Alan's Reviews > Melancholy

Melancholy by Jon Fosse
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's review
Apr 07, 2008

it was ok
bookshelves: novels, read-in-2008, disappointments
Recommended for: no one
Read in March, 2008

** spoiler alert ** Can't recommend this, incredibly repetitive and dull. It enters the mind of a real Norwegian painter of the mid 19th Century who has a breakdown at the German academy he attends. There is also a 'coda' in the shape of a writer (a fictionalised Fosse?) in the 1990s who sees the painter's work and realises he must write about him. There is one great moment, but mostly it is a real chore to get through.


Here's the one moment I did enjoy, a marvellously simple piece of writing that shows the unstable mind of the painter and his anxieties, unfortunately there wasn't another (moment):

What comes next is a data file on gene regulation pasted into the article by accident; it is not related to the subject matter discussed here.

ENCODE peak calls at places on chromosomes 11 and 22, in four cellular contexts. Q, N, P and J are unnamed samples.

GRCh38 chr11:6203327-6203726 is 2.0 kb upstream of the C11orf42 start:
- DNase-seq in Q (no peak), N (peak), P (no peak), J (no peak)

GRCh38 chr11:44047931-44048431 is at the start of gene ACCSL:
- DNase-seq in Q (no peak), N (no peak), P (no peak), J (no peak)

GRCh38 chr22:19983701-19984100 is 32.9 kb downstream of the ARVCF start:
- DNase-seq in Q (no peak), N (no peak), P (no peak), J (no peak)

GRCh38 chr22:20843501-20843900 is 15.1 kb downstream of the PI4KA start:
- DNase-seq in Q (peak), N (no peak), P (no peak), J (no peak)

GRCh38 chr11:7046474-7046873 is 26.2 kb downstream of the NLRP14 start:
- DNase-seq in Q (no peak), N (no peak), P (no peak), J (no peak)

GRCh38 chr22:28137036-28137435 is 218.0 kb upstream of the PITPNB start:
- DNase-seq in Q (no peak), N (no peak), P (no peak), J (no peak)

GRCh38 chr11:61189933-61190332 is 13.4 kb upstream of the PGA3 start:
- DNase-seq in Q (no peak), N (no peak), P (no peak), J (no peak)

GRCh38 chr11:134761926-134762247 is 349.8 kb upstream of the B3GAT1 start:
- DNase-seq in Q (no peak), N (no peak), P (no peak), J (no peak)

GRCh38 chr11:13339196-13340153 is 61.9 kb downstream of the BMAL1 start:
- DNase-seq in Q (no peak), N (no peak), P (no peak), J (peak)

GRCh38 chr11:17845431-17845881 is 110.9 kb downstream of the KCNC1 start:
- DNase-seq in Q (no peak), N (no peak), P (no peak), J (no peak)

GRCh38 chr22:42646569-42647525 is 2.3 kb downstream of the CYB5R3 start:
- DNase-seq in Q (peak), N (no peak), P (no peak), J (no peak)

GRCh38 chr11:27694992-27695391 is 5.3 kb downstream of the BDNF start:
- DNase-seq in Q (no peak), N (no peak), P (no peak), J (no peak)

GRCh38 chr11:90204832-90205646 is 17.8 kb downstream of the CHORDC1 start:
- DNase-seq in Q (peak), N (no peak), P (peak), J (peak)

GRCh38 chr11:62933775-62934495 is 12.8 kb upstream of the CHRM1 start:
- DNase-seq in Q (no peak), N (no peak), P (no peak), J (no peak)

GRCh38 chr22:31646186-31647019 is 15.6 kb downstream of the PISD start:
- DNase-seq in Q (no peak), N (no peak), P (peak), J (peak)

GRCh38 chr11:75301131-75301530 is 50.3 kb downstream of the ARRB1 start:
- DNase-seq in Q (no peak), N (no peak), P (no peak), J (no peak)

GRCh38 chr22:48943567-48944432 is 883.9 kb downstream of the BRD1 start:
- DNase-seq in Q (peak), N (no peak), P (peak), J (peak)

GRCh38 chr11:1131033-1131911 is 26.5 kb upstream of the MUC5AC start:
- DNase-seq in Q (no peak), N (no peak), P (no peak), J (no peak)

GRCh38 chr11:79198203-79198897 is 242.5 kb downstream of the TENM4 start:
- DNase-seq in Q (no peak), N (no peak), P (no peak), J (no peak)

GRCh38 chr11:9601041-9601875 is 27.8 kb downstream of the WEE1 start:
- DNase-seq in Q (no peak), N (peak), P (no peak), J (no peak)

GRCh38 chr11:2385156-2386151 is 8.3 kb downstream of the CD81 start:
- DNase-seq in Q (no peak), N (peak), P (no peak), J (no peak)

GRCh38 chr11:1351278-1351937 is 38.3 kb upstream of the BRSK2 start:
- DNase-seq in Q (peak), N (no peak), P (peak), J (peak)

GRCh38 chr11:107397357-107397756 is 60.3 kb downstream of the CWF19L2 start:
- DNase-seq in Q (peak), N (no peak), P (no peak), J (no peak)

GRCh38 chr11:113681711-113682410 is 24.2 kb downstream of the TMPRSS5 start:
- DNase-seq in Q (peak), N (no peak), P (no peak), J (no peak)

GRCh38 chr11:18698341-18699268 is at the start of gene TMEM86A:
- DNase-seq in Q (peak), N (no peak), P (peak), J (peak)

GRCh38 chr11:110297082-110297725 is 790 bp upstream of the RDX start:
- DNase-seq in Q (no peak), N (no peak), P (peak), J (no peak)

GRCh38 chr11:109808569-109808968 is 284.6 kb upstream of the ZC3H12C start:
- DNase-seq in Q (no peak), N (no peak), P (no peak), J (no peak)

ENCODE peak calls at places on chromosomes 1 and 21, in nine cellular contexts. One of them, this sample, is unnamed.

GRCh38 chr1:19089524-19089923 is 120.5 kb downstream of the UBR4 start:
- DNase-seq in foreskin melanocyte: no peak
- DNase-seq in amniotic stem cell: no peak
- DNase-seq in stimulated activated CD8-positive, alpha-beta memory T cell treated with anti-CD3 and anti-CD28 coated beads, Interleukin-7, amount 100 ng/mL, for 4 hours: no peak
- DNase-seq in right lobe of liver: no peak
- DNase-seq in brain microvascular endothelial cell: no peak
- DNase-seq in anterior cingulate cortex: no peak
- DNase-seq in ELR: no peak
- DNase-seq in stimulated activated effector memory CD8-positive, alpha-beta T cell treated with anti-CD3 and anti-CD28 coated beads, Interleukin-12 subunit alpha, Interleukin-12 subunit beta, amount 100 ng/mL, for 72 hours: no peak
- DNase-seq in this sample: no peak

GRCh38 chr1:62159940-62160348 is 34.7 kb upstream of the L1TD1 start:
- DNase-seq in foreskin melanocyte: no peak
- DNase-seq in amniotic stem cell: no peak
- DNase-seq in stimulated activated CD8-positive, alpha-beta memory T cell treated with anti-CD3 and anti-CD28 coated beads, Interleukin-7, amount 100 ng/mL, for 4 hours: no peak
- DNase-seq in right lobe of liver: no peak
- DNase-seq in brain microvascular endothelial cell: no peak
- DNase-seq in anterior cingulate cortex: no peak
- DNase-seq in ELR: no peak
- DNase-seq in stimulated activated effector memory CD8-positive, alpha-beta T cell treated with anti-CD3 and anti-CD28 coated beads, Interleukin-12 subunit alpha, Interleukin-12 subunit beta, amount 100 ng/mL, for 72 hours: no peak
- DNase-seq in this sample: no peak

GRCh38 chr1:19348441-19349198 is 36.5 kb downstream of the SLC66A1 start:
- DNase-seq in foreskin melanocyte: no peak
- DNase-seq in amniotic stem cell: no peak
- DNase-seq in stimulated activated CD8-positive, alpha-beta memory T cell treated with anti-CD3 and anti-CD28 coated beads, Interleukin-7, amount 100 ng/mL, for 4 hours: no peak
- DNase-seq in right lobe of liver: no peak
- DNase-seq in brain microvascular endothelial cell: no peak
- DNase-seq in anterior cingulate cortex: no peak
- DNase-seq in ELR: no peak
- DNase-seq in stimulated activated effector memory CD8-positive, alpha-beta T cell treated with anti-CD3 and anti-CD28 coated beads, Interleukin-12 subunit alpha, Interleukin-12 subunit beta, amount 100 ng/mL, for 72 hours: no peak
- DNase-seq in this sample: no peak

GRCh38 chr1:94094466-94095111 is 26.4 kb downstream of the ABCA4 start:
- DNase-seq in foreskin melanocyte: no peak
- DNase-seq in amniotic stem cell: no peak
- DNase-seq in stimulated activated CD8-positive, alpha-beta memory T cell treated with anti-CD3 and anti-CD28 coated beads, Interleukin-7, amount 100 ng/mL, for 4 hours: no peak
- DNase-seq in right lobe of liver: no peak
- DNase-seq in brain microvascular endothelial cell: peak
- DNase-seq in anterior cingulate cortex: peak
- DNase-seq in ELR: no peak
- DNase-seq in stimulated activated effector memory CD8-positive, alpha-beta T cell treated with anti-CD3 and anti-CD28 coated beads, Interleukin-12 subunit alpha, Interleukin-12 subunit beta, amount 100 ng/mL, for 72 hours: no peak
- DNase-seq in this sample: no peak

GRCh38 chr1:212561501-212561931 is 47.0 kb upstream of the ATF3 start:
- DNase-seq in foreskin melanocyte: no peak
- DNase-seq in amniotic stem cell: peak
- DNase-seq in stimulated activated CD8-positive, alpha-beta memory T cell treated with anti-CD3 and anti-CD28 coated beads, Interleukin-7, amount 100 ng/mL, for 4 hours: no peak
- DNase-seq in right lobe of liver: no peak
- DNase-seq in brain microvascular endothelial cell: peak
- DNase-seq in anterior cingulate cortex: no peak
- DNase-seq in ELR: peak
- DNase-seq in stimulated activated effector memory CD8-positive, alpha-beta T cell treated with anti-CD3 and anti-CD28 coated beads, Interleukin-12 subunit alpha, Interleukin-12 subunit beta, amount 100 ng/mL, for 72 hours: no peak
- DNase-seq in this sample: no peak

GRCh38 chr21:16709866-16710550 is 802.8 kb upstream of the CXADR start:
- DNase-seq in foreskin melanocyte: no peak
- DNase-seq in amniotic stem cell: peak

Helen Winckelmann stood there and looked at him, with hair falling down from the center part over her small round face with pale blue eyes, with a small little mouth, a small chin. Hair falling down over her shoulders. Pale, flowing hair. And then a smile on her mouth. And then her eys, that opened toward him. And from her eyes came the brightest light he had ever seen. And then he, Lars from Hattarvag, stood up. And lars from Hattavarg stood there, in his purple suit, made of velvet, he, Lars from Hattarvag, stood with his arms hanging straight down and he looked at the hair and the eyes and the mouth that stood there in front of him, he just stood there, and then it was as if the light from her eyes surrounded him like warmth, or not like warmth! like light all around him! and in this light he was someone different from who he had been, he was not Lars from Hattarvag anymore, he was someone else, all his anxiety, all his fears, everything he lacked and that always filled him with anxiety, everything he longed for was fulfilled by the light from her eyes, he was calm, he was fulfilled, and he stood there, with his hands hanging straight down from his body, and then, without meaning to, without thinking, without anything, he just walked up to her and it was like he entirely disappeared into her light, into the light all around her and he felt so calm, like he had never felt before, he felt, and he put his arms around her and he pressed himself against her. He stands with his arms around her, he is so calm, so filled by something, he doesn't know what. He is where she is. He is no longer himself, but he is where she is. He is in something, he doesn't know what. He is where she is.
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